Possibly. The trees-down (or “arboreal”) hypothesis has been around for many years, says evolutionary biologist Richard O. Prum of Yale University. Researchers guessed that the scales of tree-dwelling Triassic reptiles elongated into feathers, which helped them leap away from predators. Once the proto-birds could glide, they were en route to avian flight. “It was like one big, crazy hairball of ideas all stuck together,” Prum says.
What’s wrong with the story? Scientists have largely worked out the origin of birds and feathers, two thirds of what Prum calls the “holy trinity” of evolutionary ornithology. In the 1970s, Yale professor John Ostrom developed anatomical evidence strongly suggesting that birds evolved from theropods such as Tyrannosaurus rex. Other research showed that feathers weren’t always for flying. Prum’s own research showed how reptilian scales might have evolved into elaborate, multicolored structures for social display, not for flight.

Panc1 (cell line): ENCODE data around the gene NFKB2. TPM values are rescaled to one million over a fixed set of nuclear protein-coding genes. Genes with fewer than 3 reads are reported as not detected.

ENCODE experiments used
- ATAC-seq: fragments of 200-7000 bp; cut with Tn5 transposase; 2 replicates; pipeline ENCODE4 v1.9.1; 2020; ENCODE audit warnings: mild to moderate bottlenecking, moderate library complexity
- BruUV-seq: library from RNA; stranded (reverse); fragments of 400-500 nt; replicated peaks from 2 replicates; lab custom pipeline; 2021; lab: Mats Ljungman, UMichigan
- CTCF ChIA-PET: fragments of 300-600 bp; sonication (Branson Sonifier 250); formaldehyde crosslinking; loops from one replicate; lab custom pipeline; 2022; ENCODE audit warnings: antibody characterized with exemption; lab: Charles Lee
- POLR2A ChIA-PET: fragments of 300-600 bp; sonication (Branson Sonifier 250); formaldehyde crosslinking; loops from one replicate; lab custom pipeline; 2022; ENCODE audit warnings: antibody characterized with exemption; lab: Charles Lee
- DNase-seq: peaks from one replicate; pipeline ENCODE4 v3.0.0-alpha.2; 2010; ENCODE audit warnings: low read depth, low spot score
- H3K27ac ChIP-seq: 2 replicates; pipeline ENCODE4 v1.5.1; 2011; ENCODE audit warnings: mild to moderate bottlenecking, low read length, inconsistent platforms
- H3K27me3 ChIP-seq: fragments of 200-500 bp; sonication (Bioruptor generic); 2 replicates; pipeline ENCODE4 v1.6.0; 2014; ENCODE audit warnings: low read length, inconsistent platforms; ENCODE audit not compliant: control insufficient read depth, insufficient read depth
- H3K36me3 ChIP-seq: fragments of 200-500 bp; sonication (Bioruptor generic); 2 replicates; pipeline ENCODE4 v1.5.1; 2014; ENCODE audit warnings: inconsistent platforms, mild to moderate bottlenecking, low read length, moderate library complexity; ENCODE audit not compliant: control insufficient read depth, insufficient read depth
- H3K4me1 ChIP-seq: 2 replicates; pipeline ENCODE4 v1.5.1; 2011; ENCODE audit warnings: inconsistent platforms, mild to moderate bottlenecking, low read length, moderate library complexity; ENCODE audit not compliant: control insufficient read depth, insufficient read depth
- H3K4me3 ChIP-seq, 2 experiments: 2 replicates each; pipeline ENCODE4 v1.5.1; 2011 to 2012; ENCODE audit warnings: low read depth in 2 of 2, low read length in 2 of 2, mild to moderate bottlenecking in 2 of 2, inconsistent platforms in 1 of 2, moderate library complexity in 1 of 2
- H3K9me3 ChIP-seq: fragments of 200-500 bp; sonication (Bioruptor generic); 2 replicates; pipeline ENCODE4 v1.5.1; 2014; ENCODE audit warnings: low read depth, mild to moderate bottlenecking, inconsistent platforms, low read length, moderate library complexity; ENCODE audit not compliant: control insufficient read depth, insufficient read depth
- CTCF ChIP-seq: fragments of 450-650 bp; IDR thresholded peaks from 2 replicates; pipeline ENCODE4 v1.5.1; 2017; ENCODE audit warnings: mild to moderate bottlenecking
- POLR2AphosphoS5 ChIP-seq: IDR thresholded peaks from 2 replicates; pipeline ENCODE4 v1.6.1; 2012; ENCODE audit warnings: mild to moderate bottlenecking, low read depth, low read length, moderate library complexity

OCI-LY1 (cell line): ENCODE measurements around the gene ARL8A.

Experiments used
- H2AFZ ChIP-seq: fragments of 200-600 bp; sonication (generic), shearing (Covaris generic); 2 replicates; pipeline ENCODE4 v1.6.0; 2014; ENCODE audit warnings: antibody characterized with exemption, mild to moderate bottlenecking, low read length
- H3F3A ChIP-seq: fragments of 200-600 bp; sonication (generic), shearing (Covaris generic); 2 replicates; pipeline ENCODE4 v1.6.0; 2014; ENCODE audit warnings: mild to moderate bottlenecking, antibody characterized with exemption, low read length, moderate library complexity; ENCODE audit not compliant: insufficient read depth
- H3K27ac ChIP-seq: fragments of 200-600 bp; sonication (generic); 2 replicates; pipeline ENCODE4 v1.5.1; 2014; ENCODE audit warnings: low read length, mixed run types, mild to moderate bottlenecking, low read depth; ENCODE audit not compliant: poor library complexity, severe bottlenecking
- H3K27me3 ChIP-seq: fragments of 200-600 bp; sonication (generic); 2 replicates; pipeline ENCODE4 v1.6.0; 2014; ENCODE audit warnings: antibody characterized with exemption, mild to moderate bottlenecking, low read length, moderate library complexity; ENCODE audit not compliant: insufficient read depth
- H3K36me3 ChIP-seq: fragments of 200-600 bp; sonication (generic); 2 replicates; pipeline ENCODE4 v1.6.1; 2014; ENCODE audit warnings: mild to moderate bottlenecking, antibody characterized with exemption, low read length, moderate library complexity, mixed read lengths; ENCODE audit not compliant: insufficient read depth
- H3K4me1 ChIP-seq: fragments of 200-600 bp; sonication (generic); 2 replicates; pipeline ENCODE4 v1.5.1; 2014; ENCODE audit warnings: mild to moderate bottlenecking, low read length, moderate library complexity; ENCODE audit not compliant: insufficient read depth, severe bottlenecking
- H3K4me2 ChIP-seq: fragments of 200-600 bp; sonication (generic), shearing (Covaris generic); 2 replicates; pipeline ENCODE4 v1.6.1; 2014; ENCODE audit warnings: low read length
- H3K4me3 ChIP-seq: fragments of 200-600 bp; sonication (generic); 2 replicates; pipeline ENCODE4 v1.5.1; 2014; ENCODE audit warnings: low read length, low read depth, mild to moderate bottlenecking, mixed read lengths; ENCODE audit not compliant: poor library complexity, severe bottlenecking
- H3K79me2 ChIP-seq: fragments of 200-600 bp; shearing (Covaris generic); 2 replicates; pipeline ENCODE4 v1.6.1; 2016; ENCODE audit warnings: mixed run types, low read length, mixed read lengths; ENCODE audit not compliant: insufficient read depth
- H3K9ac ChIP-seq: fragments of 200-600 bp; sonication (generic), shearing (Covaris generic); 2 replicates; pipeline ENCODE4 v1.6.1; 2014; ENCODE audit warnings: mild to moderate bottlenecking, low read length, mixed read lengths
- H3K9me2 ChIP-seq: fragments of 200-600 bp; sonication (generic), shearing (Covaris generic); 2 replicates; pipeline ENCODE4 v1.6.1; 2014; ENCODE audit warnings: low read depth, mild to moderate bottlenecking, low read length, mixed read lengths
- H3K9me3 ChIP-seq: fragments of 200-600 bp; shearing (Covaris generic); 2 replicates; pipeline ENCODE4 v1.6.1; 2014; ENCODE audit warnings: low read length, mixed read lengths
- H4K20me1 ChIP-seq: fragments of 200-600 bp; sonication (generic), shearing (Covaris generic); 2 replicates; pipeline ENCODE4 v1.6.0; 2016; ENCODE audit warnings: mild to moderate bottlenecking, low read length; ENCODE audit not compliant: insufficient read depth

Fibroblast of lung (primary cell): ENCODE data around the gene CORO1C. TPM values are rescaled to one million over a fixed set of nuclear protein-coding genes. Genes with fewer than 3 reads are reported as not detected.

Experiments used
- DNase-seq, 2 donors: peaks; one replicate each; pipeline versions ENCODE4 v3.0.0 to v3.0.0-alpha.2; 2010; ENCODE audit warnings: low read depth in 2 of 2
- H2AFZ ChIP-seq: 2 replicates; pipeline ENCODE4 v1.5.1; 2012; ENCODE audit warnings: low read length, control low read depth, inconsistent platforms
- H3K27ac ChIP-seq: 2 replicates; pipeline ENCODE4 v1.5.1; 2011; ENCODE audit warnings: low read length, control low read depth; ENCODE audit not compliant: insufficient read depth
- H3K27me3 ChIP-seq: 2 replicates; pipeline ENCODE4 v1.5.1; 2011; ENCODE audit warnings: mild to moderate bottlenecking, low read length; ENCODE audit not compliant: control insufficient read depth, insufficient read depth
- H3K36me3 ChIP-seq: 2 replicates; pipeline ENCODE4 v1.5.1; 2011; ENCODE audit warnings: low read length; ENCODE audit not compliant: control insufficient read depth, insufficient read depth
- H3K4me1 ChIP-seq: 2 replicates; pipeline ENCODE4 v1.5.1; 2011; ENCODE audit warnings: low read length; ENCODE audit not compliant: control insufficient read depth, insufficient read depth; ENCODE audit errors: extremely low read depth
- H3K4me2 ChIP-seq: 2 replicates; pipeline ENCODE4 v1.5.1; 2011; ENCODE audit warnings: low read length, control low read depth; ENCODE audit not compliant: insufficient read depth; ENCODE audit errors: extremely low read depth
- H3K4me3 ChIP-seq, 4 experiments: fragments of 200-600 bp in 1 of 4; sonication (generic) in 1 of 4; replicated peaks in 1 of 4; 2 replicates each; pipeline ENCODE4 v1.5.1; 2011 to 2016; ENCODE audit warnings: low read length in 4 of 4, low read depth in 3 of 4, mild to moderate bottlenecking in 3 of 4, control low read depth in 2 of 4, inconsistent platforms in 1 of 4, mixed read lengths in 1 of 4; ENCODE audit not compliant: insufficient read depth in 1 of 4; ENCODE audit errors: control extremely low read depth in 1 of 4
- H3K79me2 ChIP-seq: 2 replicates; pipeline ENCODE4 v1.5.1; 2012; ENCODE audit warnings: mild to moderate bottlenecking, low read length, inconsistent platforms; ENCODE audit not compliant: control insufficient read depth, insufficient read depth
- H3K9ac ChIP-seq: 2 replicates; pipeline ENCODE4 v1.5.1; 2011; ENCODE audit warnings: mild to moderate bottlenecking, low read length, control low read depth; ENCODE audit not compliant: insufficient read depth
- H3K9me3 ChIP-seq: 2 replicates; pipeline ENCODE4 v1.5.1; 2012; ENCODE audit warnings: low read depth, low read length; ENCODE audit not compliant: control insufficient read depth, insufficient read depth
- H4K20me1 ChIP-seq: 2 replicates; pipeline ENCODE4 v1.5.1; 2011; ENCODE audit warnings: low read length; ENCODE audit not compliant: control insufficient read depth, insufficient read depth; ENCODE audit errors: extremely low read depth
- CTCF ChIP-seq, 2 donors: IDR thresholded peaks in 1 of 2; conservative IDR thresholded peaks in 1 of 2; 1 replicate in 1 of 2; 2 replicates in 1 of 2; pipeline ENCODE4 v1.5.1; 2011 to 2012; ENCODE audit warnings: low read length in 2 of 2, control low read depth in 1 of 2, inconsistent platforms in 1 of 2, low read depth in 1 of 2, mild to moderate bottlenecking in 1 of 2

So the origin of flight, the final third of the holy trinity, remains a mystery. There are several theories about it, and many begin on the ground. For instance, the University of Montana’s Ken Dial uses high-speed digital cameras to film baby partridges as they clamber up steep inclines by flapping their half-formed wings. He proposed this “wing-assisted incline running” as an intermediate evolutionary step that may have helped birds eventually go from the ground to the air—not the other way around.
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